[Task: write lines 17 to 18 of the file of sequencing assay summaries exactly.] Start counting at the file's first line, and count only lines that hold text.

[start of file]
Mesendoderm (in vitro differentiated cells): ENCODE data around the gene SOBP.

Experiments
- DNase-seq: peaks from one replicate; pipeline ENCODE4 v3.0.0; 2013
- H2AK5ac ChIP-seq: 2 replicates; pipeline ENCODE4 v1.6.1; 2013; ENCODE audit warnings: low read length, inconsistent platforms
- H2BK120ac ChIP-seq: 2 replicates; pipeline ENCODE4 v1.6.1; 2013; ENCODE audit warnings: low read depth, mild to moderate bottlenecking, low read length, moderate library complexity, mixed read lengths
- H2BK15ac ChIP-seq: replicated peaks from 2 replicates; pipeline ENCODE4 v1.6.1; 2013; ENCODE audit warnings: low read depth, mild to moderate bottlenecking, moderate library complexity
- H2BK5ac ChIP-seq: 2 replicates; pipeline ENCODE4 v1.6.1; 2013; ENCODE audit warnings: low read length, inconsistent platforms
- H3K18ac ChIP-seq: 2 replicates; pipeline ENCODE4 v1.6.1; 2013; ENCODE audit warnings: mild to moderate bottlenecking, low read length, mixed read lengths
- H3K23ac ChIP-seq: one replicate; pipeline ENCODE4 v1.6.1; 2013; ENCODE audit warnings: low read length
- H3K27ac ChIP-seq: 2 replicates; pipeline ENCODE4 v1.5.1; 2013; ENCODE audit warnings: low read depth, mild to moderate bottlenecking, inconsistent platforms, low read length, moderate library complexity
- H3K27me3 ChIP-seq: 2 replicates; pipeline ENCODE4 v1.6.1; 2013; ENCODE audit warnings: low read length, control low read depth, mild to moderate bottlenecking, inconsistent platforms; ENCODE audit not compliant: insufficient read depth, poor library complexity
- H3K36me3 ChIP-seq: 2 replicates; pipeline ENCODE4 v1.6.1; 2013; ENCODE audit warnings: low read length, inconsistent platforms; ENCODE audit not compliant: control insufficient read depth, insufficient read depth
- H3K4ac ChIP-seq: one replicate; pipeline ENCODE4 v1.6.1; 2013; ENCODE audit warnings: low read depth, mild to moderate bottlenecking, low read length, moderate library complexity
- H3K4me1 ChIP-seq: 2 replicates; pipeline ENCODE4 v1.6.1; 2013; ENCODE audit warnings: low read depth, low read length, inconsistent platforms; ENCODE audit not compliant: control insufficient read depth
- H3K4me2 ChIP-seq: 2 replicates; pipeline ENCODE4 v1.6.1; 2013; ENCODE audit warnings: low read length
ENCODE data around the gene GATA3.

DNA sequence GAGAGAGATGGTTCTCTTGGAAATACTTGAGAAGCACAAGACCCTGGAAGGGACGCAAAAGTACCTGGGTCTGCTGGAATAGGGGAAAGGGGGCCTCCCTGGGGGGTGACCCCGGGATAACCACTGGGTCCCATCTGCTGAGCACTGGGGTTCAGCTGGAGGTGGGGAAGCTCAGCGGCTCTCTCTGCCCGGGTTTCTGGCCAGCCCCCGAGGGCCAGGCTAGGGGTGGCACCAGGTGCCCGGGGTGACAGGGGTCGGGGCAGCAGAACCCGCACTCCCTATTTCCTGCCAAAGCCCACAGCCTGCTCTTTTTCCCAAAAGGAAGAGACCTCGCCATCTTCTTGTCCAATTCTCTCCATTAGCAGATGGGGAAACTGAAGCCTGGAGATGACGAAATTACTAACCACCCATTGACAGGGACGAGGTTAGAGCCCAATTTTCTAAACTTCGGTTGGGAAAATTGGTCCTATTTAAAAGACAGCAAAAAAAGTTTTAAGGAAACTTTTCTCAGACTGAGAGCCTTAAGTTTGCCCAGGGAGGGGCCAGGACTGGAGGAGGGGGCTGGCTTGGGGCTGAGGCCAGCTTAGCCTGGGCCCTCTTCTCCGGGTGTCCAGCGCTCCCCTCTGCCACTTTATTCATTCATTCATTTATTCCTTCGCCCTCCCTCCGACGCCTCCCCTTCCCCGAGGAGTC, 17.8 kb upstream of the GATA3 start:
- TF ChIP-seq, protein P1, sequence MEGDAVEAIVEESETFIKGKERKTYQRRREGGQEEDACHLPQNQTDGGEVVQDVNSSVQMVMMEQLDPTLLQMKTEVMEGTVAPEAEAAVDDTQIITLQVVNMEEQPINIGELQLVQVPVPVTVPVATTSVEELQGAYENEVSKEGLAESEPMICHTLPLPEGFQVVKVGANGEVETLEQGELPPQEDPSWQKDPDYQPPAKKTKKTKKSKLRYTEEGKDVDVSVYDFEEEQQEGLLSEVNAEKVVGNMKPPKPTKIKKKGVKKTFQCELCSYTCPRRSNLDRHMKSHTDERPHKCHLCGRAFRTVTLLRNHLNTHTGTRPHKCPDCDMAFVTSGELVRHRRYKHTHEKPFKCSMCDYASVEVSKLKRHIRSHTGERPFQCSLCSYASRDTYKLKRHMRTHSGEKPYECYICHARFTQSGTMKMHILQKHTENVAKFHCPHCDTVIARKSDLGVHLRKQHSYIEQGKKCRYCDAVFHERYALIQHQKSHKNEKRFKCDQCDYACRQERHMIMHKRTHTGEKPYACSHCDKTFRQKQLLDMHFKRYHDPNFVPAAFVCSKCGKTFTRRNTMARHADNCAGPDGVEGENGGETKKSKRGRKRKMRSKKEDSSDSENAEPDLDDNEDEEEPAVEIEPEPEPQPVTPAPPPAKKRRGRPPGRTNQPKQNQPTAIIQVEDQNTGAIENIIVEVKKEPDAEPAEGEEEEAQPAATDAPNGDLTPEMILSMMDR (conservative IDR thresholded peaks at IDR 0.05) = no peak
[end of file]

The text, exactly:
DNA sequence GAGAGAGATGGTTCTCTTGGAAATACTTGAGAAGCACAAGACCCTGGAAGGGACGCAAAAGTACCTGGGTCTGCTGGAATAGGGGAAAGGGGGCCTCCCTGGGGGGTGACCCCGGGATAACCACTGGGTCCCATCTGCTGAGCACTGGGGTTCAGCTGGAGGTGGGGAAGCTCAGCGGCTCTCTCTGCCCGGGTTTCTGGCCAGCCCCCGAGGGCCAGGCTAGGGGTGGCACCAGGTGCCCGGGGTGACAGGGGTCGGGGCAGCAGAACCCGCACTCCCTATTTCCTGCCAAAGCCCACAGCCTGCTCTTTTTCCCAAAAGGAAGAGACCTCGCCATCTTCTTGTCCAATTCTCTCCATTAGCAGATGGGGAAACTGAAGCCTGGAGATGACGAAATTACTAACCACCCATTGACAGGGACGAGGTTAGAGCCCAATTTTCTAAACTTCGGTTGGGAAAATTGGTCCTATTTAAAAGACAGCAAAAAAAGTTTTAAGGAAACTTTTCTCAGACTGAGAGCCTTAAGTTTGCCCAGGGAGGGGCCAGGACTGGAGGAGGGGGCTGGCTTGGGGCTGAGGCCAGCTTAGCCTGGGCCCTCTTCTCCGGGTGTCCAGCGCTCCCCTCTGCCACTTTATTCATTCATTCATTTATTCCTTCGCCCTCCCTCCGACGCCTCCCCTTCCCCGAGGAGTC, 17.8 kb upstream of the GATA3 start:
- TF ChIP-seq, protein P1, sequence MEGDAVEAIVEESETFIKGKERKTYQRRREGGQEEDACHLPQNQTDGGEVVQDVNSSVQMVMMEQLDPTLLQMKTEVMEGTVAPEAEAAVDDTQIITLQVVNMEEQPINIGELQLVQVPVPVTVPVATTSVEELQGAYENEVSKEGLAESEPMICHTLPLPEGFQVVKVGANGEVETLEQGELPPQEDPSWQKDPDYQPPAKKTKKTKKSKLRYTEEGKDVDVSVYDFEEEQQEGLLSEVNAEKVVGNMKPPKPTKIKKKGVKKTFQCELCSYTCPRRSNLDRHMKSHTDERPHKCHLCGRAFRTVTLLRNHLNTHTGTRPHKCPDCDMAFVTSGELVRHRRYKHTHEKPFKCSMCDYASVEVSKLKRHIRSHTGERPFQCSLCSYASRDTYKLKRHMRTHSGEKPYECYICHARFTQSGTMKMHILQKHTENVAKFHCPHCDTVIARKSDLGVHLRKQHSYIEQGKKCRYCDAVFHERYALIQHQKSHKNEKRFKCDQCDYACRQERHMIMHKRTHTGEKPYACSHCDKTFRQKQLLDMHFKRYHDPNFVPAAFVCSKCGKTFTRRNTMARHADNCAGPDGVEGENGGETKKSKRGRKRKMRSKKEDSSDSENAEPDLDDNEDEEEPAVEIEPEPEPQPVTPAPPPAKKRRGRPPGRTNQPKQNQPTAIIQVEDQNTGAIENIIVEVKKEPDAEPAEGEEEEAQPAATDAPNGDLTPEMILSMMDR (conservative IDR thresholded peaks at IDR 0.05) = no peak